Have you ever been driving at night when it was so dark that you could barely see the road illuminated by your headlights? I remember one time making my way across the hill country of Texas, headed from College Station to Austin with some companions, I tried to take a short cut and shave off some time. Yep, we got lost.
We could see the Austin city lights just over the horizon, but the darkness and the trees prevented me from getting my bearings. Just when it seemed we'd be lost forever in the darkness, I spotted a signpost that pointed the way to the city. With directions, we managed to make it safely back to the highway. Without that signpost directing me to the city, there is no telling how long we'd have wandered around the hills outside Austin before stumbling upon it.
In our journey to Christ, we have a signpost who leads us always to Christ: the Blessed Virgin Mary.
The first thing to remember about Mary is that everything we believe about her says something about Jesus Christ. In fact, the only reason we believe what we do about the Blessed Virgin is because of what it says about our Savior. The Catechism, quoting the Vatican II document Lumen Gentium, underscores how Christ-centered Marian devotion is:
The “splendor of an entirely unique holiness” by which Mary is “enriched from the first instant of her conception” comes wholly from Christ: she is “redeemed, in a more exalted fashion, by reason of the merits of her Son.” The Father blessed Mary more than any other created person “in Christ with every spiritual blessing in the heavenly places” and chose her “in Christ before the foundation of the world, to be holy and blameless before him in love.” (#492)
To be sure, there are many other role-models for the Christian, but Our Lady is the role model par excellence. From even before Christ's birth, she was singled out for honor and devotion, that through her we may come to know Christ more personally. She was the one human being who carried the child Savior within her womb, who nourished Him at her breast, who bathed Him and held His hand. Regarding her, Simeon prophesied that a sword would pierce her soul (cf. Lk 2:35). Mary lived hidden with Second Person of the Trinity for 30 years. We can only glimpse such grace when we approach our Lord in the Eucharist or in Adoration. Mary was with Him at the most important times of His life on earth: His annunciation, birth, dedication, the beginning of His ministry, His Passion and death, His Resurrection and ascension. Then, along with the Apostles, she was present for the outpouring of the Holy Spirit in the Upper Room.
Mary is also known as Queen of Angels, and the Angel Gabriel greeted her as he would a queen. He spoke with respect and honor, calling her “full of grace,” (Lk 1:28) this from a being “who stands before God” and presumably knows exactly what “full of grace” means! When the Blessed Mother went to visit St. Elizabeth, her cousin greeted her as “the Mother of my Lord.” (Lk 1:43) The Greek word used in the Scripture is Kyrios, which is the translation of the Hebrew YHWH (transliterated into the English “Yahweh”) the name of God. St. Elizabeth, then, was the first to recognize the Blessed Virgin as the Theotokos, or God-Bearer literally, the Mother of God. The Council of Ephesus in A.D. 431 recognized this fact and proclaimed her such.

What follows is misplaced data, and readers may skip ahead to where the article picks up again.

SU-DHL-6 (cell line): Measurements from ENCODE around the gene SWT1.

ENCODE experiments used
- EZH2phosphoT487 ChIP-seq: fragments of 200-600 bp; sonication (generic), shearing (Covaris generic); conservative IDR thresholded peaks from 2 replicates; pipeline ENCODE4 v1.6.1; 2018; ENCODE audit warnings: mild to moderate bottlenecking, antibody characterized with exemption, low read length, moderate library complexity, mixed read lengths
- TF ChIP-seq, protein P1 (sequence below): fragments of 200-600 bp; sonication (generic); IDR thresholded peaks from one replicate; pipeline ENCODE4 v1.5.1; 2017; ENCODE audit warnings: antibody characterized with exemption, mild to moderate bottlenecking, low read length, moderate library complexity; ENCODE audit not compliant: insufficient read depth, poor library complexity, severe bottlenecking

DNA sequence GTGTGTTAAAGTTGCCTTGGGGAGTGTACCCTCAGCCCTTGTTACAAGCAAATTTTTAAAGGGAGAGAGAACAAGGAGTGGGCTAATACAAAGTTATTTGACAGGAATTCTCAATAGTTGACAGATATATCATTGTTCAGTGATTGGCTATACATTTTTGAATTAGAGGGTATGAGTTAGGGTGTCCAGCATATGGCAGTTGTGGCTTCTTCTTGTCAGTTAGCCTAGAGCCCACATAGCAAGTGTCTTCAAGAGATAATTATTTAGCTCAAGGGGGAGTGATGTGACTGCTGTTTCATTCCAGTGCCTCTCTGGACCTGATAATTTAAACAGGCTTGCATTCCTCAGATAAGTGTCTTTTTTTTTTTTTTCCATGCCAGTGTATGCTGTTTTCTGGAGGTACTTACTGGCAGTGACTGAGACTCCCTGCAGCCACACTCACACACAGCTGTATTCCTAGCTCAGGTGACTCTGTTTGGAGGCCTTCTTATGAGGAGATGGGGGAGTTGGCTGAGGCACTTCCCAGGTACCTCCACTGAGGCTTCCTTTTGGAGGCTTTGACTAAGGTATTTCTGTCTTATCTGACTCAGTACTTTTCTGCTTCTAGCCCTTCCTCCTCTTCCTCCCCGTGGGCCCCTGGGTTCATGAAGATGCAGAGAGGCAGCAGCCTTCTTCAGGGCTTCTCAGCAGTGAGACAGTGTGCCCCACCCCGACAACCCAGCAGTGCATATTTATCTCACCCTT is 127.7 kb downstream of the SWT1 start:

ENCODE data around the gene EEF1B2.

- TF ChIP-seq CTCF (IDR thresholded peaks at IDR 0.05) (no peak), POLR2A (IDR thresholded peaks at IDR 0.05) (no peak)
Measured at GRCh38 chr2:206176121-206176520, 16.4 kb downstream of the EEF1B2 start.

We recently celebrated the Feast of the Queenship of the Blessed Virgin Mary in the western Church. This feast recognizes the kingship of Jesus Christ that by acknowledging Him as our King, we also recognize the Blessed Virgin as the Queen-Mother. In his encyclical Ad Caeli Reginam, Pope Pius XII recognized what had been the long tradition of Christian people dating back to “the earliest times” to proclaim the Blessed Virgin as “Queen.” The pope stated clearly that her royal title is derived exclusively from Christ's crown: Certainly, in the full and strict meaning of the term, only Jesus Christ, the God-man, is King; but Mary, too, as Mother of the divine Christ, as His associate in the redemption, in His struggle with His enemies and His final victory over them, has a share, though in a limited and analogous way, in His royal dignity. For from her union with Christ she attains a radiant eminence transcending that of any other creature; from her union with Christ she receives the royal right to dispose of the treasures of the Divine Redeemer's Kingdom; from her union with Christ finally is derived the inexhaustible efficacy of her maternal intercession before the Son and His Father (#39).
The Catechism calls Mary “the perfect Orans (pray-er), a figure of the Church…The prayer of the Church is sustained by the prayer of Mary and united with it in hope” (#2679). Through her intercession, and learning from her at the school of prayer, we are afforded the opportunity to join in the family prayer she offers to God. We can approach her Son through her and beside her, and the closer we are to her, the closer we can be to our Divine Lord. That's really what Marian devotion is all about, finding a sure path straight to the feet of our Lord. She's an excellent signpost.
© Copyright 2006 Catholic Exchange
Mickey Addison is a career military officer, and has been a catechist at the parish level since 2000. He and his wife have been married for 19 years and they have two children. He can be reached at firstname.lastname@example.org.
This article was previously published on the Rosary Army’s website and is used by permission.